Brief Thoughts on Dialogue. An OU Interview with Relando: part 2
“Men often hate each other because they fear each other; they fear each other because they don’t know each other; they don’t know each other because they cannot communicate; they cannot communicate because they are separated” Dr. Martin Luther King Jr. (1929-1968).
It is only after engaging one another peaceably through both dialogue and action that we are able to begin breaking away from ideas which ultimately prevent us from working together for the good of humanity.
–Excerpted from my Vision & Values Statement.
This is the second post of a 7 part series in which I expand on some of my responses to questions from a recent news interview I had about my experiences with working to build more inclusive communities as a student at Oakland University and beyond.
Can you describe your involvement with the Intergroup Dialogue/ Social Change Agents Program?
The Intergroup Dialogue/Social Change Agents program is a social justice and conflict resolution group that works with high school students in the Ypsilanti and Ann Arbor area. I work with a team of dedicated facilitators in addition to working with students, staff and administration within the school. I have also been able to use my facilitation skills with college students and community members as well.
As a facilitator within the Social Change Agents program, I contribute to creating spaces that are safe for students to engage in respectful dialogue across differences. The reason why we come together is to help students to be able to improve their ability to manage conflicts non-violently (refraining from physical or emotional violence) , to establish and strengthen relationships with people who they might perceive as being different from themselves, and to get an increased understanding of broader social issues that can fuel tensions and prejudice between groups.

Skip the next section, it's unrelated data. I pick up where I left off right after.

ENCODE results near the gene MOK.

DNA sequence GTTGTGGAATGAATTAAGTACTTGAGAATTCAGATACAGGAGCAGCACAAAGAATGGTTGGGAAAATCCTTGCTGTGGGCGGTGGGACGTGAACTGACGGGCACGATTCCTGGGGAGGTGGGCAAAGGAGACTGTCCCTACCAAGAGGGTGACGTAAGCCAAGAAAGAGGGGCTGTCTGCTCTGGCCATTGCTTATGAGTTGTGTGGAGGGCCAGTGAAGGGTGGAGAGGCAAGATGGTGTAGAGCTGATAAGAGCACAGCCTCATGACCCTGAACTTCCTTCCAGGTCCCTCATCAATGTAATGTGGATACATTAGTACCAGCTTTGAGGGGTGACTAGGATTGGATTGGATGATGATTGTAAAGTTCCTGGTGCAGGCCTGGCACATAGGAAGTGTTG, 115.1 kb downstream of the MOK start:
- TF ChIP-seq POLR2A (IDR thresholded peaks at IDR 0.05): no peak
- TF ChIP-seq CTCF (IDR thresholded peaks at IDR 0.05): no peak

A deeply held value of people, relationships, interconnectedness, collaboration, conflict resolution, healing, and reconciliation are just a few elements that I believe are foundational to this process.
Engaging in dialogue is highly participatory, experiential, and thought-provoking; encouraging community-building and collaboration.
We share our personal experiences with experiencing conflict, privilege, and oppression through the lens of our own social identities like race, religion, class, sexual orientation, gender identity and expression, age, ability status, and other ways in which we identify socially.
Participants learn about stereotypes and the effects they can have on groups, how our experiences within our social identities can inform our development, and how privilege and marginalization can show up in society. It can also be challenging on a personal level as a wide range of emotions and experiences occur during the process of examining ourselves in relation to others.
We delve into the broader issues, but we also examine our personal belief systems and teach communication skills that we can all use in our everyday lives when working to resolve conflicts with people we don’t know, as well as with those who are closest to us.
My work in teaching skills for facilitating dialogue for conflict resolution and social justice has allowed me to be able to build trust with participants by creating a safe environment where they can share openly and honestly, to promote justice through education and facilitating consciousness raising activities that encourage critical thought and personal growth, and to teach peace through using methods of nonviolent communication that can be helpful when negotiating conflicts. I’ve found that using these skills has enabled me to be able to work collaboratively with others to move from ideas to actions that work to build more inclusive communities.
It is very important to mention that this work is not solely focused on helping “others” identify ways they can negotiate conflicts. There is a great deal of internal exploration involved, and I am just as involved and connected to the process as the any other participant who engages in dialogue.
The understanding that learning is a lifelong process, the importance of continuing to develop self and other awareness, and the amount of personal work required continues to impact my development as an aspiring humanitarian.
Grace & Peace,
From Aspiring Humanitarian, Relando Thompkins, MSW